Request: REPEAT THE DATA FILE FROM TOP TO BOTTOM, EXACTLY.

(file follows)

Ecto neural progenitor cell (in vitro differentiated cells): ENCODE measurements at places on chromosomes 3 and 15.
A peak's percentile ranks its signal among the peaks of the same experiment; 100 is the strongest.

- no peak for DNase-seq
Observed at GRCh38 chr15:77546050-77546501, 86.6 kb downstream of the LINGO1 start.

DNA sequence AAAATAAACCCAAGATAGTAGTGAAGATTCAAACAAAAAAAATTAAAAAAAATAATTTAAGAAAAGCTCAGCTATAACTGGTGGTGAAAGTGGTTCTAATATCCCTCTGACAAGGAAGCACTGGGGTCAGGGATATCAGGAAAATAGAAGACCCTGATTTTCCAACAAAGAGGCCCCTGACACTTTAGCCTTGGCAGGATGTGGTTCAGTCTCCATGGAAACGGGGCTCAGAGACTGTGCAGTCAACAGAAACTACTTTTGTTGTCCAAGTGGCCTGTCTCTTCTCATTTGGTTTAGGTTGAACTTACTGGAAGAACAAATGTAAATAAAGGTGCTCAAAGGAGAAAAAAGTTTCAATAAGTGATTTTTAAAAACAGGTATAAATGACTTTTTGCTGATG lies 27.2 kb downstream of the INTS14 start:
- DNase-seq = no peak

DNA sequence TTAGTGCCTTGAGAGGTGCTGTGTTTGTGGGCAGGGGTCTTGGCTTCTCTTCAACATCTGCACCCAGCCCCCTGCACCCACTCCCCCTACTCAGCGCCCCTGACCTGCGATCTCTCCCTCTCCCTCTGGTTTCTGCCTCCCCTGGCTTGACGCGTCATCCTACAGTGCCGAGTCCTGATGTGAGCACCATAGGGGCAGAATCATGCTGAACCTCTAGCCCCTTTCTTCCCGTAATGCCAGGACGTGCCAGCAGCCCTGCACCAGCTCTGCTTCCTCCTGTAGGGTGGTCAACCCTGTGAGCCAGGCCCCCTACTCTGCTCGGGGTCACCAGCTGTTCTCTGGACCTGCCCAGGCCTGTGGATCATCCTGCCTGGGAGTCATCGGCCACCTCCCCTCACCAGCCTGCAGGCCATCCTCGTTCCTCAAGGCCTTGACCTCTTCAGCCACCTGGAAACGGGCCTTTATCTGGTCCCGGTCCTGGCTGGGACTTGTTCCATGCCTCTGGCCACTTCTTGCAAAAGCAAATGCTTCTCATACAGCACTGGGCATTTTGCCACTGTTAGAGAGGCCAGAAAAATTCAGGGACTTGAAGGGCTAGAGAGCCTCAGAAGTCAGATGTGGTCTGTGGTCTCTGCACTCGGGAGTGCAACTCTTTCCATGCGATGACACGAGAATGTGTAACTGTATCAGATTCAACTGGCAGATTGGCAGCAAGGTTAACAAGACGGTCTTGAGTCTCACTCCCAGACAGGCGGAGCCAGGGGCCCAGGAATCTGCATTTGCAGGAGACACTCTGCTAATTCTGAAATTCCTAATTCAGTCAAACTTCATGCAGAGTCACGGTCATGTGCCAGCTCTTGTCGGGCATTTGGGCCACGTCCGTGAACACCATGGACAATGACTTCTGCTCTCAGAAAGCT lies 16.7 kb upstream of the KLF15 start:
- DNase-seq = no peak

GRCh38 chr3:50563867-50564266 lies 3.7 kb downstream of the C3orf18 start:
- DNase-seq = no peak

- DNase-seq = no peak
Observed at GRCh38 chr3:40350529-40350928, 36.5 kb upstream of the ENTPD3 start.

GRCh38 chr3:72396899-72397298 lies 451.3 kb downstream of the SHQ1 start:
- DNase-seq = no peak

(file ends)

Ecto neural progenitor cell (in vitro differentiated cells): ENCODE measurements at places on chromosomes 3 and 15.
A peak's percentile ranks its signal among the peaks of the same experiment; 100 is the strongest.

- no peak for DNase-seq
Observed at GRCh38 chr15:77546050-77546501, 86.6 kb downstream of the LINGO1 start.

DNA sequence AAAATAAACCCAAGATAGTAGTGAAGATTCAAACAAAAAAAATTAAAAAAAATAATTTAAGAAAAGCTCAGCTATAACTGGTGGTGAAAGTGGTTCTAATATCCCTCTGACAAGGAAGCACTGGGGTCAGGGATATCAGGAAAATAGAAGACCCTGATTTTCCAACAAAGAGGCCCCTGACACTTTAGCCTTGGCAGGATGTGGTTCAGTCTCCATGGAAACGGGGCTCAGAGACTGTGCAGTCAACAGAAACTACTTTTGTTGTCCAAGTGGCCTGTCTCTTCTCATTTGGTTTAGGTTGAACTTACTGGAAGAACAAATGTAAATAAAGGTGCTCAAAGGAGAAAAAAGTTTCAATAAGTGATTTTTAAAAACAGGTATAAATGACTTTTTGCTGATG lies 27.2 kb downstream of the INTS14 start:
- DNase-seq = no peak

DNA sequence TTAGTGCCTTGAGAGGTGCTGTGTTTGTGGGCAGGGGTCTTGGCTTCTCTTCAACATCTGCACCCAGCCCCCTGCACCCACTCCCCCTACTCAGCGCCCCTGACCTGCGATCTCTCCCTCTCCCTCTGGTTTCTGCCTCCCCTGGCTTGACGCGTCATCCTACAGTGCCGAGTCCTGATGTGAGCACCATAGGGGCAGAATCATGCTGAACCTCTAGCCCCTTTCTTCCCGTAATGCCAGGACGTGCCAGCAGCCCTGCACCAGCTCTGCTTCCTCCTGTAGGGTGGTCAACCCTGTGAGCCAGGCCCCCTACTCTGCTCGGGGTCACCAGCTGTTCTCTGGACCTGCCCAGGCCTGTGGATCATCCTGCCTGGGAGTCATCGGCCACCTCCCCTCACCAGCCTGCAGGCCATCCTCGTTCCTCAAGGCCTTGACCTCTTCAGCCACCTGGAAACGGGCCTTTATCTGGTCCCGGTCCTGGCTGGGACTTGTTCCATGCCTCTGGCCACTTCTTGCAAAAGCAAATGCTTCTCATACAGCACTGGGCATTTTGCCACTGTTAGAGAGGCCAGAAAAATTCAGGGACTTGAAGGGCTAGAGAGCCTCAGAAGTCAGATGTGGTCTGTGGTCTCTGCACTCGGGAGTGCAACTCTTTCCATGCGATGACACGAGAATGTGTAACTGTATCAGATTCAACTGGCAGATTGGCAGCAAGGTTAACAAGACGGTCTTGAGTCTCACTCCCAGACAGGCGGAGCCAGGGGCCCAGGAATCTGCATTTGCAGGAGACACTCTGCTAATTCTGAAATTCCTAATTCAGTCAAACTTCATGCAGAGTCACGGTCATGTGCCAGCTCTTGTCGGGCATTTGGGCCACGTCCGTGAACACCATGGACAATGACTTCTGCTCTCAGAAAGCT lies 16.7 kb upstream of the KLF15 start:
- DNase-seq = no peak

GRCh38 chr3:50563867-50564266 lies 3.7 kb downstream of the C3orf18 start:
- DNase-seq = no peak

- DNase-seq = no peak
Observed at GRCh38 chr3:40350529-40350928, 36.5 kb upstream of the ENTPD3 start.

GRCh38 chr3:72396899-72397298 lies 451.3 kb downstream of the SHQ1 start:
- DNase-seq = no peak